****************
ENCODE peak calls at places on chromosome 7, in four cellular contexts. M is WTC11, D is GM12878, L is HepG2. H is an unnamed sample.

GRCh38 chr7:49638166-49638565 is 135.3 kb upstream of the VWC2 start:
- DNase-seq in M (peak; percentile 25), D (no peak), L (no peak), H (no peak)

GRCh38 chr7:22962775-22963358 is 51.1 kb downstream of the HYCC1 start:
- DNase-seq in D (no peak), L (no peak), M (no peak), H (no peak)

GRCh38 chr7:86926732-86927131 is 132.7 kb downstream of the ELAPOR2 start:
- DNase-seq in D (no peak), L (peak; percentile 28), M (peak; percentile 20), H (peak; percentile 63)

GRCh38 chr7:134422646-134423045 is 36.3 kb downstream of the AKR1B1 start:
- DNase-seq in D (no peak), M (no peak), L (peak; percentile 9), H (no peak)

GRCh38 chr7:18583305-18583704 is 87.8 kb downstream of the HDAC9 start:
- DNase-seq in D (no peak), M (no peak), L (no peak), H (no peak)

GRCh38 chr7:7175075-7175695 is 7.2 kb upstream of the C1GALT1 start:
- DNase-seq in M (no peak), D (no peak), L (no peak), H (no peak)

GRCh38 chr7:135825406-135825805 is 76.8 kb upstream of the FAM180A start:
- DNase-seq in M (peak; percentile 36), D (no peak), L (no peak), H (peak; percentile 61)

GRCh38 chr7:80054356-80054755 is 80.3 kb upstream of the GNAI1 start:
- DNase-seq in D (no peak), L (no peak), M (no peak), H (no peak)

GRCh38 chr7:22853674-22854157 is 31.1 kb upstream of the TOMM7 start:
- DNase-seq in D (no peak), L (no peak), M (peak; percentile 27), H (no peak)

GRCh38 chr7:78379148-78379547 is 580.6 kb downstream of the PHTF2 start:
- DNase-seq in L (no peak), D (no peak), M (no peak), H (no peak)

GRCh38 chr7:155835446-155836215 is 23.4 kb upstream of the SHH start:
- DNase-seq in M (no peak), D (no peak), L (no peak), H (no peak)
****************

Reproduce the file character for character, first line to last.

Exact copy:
ENCODE peak calls at places on chromosome 7, in four cellular contexts. M is WTC11, D is GM12878, L is HepG2. H is an unnamed sample.

GRCh38 chr7:49638166-49638565 is 135.3 kb upstream of the VWC2 start:
- DNase-seq in M (peak; percentile 25), D (no peak), L (no peak), H (no peak)

GRCh38 chr7:22962775-22963358 is 51.1 kb downstream of the HYCC1 start:
- DNase-seq in D (no peak), L (no peak), M (no peak), H (no peak)

GRCh38 chr7:86926732-86927131 is 132.7 kb downstream of the ELAPOR2 start:
- DNase-seq in D (no peak), L (peak; percentile 28), M (peak; percentile 20), H (peak; percentile 63)

GRCh38 chr7:134422646-134423045 is 36.3 kb downstream of the AKR1B1 start:
- DNase-seq in D (no peak), M (no peak), L (peak; percentile 9), H (no peak)

GRCh38 chr7:18583305-18583704 is 87.8 kb downstream of the HDAC9 start:
- DNase-seq in D (no peak), M (no peak), L (no peak), H (no peak)

GRCh38 chr7:7175075-7175695 is 7.2 kb upstream of the C1GALT1 start:
- DNase-seq in M (no peak), D (no peak), L (no peak), H (no peak)

GRCh38 chr7:135825406-135825805 is 76.8 kb upstream of the FAM180A start:
- DNase-seq in M (peak; percentile 36), D (no peak), L (no peak), H (peak; percentile 61)

GRCh38 chr7:80054356-80054755 is 80.3 kb upstream of the GNAI1 start:
- DNase-seq in D (no peak), L (no peak), M (no peak), H (no peak)

GRCh38 chr7:22853674-22854157 is 31.1 kb upstream of the TOMM7 start:
- DNase-seq in D (no peak), L (no peak), M (peak; percentile 27), H (no peak)

GRCh38 chr7:78379148-78379547 is 580.6 kb downstream of the PHTF2 start:
- DNase-seq in L (no peak), D (no peak), M (no peak), H (no peak)

GRCh38 chr7:155835446-155836215 is 23.4 kb upstream of the SHH start:
- DNase-seq in M (no peak), D (no peak), L (no peak), H (no peak)